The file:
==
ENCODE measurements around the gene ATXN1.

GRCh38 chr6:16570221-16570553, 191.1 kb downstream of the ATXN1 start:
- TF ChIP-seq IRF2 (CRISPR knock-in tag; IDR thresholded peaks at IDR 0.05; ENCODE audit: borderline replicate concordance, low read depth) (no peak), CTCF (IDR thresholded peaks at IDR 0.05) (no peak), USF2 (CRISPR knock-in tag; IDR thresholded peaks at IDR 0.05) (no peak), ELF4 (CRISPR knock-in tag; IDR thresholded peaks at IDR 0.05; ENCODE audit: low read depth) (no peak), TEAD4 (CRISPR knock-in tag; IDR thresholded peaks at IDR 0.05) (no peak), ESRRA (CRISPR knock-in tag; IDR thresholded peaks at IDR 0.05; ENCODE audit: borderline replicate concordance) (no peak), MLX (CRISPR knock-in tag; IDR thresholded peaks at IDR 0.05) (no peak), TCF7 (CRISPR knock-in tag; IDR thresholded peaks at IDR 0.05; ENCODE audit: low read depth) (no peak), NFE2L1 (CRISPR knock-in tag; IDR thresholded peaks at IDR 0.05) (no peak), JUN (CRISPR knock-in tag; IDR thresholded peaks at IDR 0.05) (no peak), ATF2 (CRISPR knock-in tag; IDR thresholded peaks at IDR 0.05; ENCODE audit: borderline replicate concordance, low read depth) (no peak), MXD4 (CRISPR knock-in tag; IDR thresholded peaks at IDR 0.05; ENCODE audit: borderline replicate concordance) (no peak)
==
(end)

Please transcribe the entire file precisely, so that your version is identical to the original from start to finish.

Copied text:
ENCODE measurements around the gene ATXN1.

GRCh38 chr6:16570221-16570553, 191.1 kb downstream of the ATXN1 start:
- TF ChIP-seq IRF2 (CRISPR knock-in tag; IDR thresholded peaks at IDR 0.05; ENCODE audit: borderline replicate concordance, low read depth) (no peak), CTCF (IDR thresholded peaks at IDR 0.05) (no peak), USF2 (CRISPR knock-in tag; IDR thresholded peaks at IDR 0.05) (no peak), ELF4 (CRISPR knock-in tag; IDR thresholded peaks at IDR 0.05; ENCODE audit: low read depth) (no peak), TEAD4 (CRISPR knock-in tag; IDR thresholded peaks at IDR 0.05) (no peak), ESRRA (CRISPR knock-in tag; IDR thresholded peaks at IDR 0.05; ENCODE audit: borderline replicate concordance) (no peak), MLX (CRISPR knock-in tag; IDR thresholded peaks at IDR 0.05) (no peak), TCF7 (CRISPR knock-in tag; IDR thresholded peaks at IDR 0.05; ENCODE audit: low read depth) (no peak), NFE2L1 (CRISPR knock-in tag; IDR thresholded peaks at IDR 0.05) (no peak), JUN (CRISPR knock-in tag; IDR thresholded peaks at IDR 0.05) (no peak), ATF2 (CRISPR knock-in tag; IDR thresholded peaks at IDR 0.05; ENCODE audit: borderline replicate concordance, low read depth) (no peak), MXD4 (CRISPR knock-in tag; IDR thresholded peaks at IDR 0.05; ENCODE audit: borderline replicate concordance) (no peak)